Risks and rewards

Long the target of criticism over how and when it communicates risk, the FDA is addressing the issue once and for all with the formation of the Risk Communication Advisory Committee

When Vioxx was withdrawn from the market in 2004, it was significant because the painkiller had been prescribed to millions of people, not to mention it had netted billions for Merck.

But news of increased risk of heart attack and stroke pushed the drug into the center of a still-lingering debate that questions what role the FDA should have played in Vioxx's tenure in the market.

For years, the FDA has been criticized about the way it handles product and food recalls; communicates during health crises, such as this summer's salmonella outbreak; and addresses a seemingly slow drug approval process.

Communications, or how the FDA chooses to communicate, remains a major cause for the problems that affect the agency. This is especially true as it is learning to navigate what has been a very traditional communication process through a changing media world of instant news cycles and consumer-driven healthcare.

“There's an increasing awareness... of the role effective communications can play,” says Nancy Ostrove, senior adviser for risk communication at the FDA, which is part of the Department of Health and Human Services, based in Rockville, MD.

In 2006, the Institute of Medicine of the National Academies issued The Future of Drug Safety: Promoting and Protecting the Health of the Public, a report advising Congress to pass legislation that would create an advisory committee regarding the agency's communication.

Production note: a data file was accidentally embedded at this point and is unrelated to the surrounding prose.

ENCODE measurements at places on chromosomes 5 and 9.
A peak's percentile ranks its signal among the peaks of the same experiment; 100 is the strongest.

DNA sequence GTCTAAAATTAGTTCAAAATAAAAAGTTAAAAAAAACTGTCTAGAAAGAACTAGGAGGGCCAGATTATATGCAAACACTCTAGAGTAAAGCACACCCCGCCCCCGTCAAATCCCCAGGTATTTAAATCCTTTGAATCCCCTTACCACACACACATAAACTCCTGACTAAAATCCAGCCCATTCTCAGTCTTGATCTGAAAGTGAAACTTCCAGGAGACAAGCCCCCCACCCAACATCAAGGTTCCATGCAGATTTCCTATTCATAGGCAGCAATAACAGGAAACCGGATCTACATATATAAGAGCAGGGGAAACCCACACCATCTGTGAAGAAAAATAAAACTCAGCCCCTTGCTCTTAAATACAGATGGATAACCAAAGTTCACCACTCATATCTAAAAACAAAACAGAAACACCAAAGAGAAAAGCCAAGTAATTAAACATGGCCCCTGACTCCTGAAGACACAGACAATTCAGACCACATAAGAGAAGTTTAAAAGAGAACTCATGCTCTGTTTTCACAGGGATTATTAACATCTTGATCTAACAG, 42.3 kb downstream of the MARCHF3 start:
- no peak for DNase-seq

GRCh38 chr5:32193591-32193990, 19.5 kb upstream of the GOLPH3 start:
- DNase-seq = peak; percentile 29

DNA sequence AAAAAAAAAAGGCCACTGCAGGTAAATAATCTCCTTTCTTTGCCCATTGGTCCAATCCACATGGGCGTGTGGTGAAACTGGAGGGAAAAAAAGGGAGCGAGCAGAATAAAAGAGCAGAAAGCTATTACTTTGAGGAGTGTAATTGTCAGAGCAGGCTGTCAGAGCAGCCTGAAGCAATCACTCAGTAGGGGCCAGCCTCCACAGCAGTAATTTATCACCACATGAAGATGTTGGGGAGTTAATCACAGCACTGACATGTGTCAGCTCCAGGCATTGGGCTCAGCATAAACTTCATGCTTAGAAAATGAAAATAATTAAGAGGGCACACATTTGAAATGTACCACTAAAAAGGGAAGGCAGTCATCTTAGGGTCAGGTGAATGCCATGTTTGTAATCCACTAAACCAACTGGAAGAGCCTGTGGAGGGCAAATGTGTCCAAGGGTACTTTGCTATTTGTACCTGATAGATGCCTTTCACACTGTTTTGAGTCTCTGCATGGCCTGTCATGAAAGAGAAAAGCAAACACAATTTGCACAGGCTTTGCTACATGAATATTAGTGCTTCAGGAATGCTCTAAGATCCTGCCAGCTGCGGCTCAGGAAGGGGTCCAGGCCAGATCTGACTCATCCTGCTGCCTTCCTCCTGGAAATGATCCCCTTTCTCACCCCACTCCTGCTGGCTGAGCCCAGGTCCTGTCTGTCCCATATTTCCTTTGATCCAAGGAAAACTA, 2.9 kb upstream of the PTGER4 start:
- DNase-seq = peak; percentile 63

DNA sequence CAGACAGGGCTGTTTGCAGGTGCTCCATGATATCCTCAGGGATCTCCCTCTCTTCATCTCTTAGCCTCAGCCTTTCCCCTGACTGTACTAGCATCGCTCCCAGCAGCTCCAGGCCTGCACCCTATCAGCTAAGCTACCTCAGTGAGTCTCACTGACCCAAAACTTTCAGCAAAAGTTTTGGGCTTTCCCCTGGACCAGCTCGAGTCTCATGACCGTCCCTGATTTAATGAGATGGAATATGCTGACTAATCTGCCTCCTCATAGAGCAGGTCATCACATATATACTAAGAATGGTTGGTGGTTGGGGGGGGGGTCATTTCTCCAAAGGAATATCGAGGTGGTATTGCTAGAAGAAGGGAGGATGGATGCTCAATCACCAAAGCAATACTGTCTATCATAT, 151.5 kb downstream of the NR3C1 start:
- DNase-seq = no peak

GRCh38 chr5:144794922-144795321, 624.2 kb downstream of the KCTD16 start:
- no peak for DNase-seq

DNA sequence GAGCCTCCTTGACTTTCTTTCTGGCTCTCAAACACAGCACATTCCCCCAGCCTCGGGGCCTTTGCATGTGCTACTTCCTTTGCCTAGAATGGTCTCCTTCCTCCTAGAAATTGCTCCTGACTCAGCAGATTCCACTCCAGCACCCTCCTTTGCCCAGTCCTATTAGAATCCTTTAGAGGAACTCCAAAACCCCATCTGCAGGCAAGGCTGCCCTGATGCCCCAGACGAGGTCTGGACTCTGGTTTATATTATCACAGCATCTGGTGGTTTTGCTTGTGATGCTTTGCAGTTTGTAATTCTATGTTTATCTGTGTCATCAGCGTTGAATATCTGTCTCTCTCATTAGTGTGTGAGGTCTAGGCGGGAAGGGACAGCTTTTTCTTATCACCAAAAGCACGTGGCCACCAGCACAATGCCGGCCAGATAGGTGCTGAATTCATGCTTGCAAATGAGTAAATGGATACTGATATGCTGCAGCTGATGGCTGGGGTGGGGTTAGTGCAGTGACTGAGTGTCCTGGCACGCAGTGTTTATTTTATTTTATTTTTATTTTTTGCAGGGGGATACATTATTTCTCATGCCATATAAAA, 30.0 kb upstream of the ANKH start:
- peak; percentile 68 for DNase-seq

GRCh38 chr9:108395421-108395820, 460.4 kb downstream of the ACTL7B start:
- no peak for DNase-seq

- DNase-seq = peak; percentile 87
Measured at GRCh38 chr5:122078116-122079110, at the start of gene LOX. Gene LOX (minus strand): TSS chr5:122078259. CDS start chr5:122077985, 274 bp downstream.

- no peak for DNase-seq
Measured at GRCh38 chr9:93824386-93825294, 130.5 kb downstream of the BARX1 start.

The Institute is a Washington-based nonprofit that offers science-based advice for issues relating to biomedical science, medicine, and health.

In June 2007, the FDA announced that it would form a new Risk Communication Advisory Committee (RCAM) that would look into how the agency can better communicate risk of the products it regulates to the general public.

The purpose of the committee, according to its charter, is that it will advise the commissioner on issues related to effective communications with the public in regards to all products that the FDA regulates. Those products encompass biologics, cosmetics, drugs, foods, medical devices, radiation-emitting electronic products, and veterinary precuts. Regulation can include labeling, approvals, manufacturing standards, and facilities.

As the landscape has shifted online – 79% of respondents in a 2007 Prospectiv survey have gone to the Web to better understand health symptoms and drug treatment – the FDA has been left in a position that is no longer as effective as it once was, says Ostrove, who is also the co-chair of the agency's internal committee that manages the RCAM.

“There's been a historical reliance on labeling as a way of communication,” she says. “It's not the end-all, be-all.”
 
Forming the committee
AnnaMaria DeSalva, worldwide director of healthcare at Hill & Knowlton, is the only PR professional who was selected to be a part of the committee when it was introduced in November 2007.

The other 14 members and chair have extensive backgrounds in risk communication, healthcare academia, consumer health and advocacy, and medical journalism, and are intended to represent healthcare professionals, patients, and consumers, says Ostrove. She adds that location, gender, race, ethnicity, and whether or not there are conflicts of interest also played a role in how
committee members were chosen.    

“What they're bringing to the table is that perspective,” she says. The committee is scheduled to meet four times a year – there are only three meetings in 2008, though – for full-day meetings that follow an agenda laid out by an internal group created specifically for the RCAM.